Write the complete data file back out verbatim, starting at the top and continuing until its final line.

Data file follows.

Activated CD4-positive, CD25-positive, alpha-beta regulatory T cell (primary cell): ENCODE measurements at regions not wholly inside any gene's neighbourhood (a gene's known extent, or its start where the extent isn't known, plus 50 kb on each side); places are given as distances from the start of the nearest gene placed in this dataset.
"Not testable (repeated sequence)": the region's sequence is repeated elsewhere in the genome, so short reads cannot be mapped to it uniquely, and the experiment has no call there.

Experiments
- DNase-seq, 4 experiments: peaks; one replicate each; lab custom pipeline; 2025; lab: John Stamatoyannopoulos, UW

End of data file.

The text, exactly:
Activated CD4-positive, CD25-positive, alpha-beta regulatory T cell (primary cell): ENCODE measurements at regions not wholly inside any gene's neighbourhood (a gene's known extent, or its start where the extent isn't known, plus 50 kb on each side); places are given as distances from the start of the nearest gene placed in this dataset.
"Not testable (repeated sequence)": the region's sequence is repeated elsewhere in the genome, so short reads cannot be mapped to it uniquely, and the experiment has no call there.

Experiments
- DNase-seq, 4 experiments: peaks; one replicate each; lab custom pipeline; 2025; lab: John Stamatoyannopoulos, UW